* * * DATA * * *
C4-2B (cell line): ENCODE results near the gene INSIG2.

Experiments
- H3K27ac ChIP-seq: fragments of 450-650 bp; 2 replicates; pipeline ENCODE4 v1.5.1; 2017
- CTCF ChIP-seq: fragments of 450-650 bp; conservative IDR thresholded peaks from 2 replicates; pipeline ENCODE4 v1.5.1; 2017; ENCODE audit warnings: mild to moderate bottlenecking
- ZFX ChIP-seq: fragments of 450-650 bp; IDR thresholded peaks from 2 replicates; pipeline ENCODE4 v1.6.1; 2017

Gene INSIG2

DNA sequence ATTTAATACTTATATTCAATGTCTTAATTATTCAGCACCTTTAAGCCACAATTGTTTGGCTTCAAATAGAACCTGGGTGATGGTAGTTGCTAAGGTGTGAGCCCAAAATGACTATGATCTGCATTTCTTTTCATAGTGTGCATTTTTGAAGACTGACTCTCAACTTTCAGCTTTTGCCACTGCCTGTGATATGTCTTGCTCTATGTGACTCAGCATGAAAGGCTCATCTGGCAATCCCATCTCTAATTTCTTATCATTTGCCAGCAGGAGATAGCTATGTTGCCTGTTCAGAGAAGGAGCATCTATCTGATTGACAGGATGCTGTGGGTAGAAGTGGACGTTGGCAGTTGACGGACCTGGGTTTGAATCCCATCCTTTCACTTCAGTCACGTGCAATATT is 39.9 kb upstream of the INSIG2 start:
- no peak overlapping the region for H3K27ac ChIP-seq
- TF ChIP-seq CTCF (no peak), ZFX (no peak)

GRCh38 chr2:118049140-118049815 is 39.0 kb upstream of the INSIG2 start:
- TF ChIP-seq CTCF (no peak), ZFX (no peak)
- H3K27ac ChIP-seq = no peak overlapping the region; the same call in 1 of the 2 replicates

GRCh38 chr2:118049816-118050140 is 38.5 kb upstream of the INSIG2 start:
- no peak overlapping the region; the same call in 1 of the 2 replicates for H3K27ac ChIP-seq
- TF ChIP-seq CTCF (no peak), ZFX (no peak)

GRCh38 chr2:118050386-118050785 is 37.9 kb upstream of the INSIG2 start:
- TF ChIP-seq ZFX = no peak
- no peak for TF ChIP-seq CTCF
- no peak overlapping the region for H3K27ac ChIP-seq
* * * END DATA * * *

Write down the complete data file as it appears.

C4-2B (cell line): ENCODE results near the gene INSIG2.

Experiments
- H3K27ac ChIP-seq: fragments of 450-650 bp; 2 replicates; pipeline ENCODE4 v1.5.1; 2017
- CTCF ChIP-seq: fragments of 450-650 bp; conservative IDR thresholded peaks from 2 replicates; pipeline ENCODE4 v1.5.1; 2017; ENCODE audit warnings: mild to moderate bottlenecking
- ZFX ChIP-seq: fragments of 450-650 bp; IDR thresholded peaks from 2 replicates; pipeline ENCODE4 v1.6.1; 2017

Gene INSIG2

DNA sequence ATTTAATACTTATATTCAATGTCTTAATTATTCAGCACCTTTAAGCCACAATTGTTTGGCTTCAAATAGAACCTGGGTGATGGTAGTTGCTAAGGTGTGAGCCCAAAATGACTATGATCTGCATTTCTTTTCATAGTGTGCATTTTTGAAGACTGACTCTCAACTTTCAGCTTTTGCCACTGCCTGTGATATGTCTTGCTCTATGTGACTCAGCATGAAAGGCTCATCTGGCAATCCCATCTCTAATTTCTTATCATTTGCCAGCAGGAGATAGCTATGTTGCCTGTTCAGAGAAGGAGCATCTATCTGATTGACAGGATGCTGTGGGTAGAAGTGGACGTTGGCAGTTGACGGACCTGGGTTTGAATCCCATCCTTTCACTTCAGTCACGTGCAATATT is 39.9 kb upstream of the INSIG2 start:
- no peak overlapping the region for H3K27ac ChIP-seq
- TF ChIP-seq CTCF (no peak), ZFX (no peak)

GRCh38 chr2:118049140-118049815 is 39.0 kb upstream of the INSIG2 start:
- TF ChIP-seq CTCF (no peak), ZFX (no peak)
- H3K27ac ChIP-seq = no peak overlapping the region; the same call in 1 of the 2 replicates

GRCh38 chr2:118049816-118050140 is 38.5 kb upstream of the INSIG2 start:
- no peak overlapping the region; the same call in 1 of the 2 replicates for H3K27ac ChIP-seq
- TF ChIP-seq CTCF (no peak), ZFX (no peak)

GRCh38 chr2:118050386-118050785 is 37.9 kb upstream of the INSIG2 start:
- TF ChIP-seq ZFX = no peak
- no peak for TF ChIP-seq CTCF
- no peak overlapping the region for H3K27ac ChIP-seq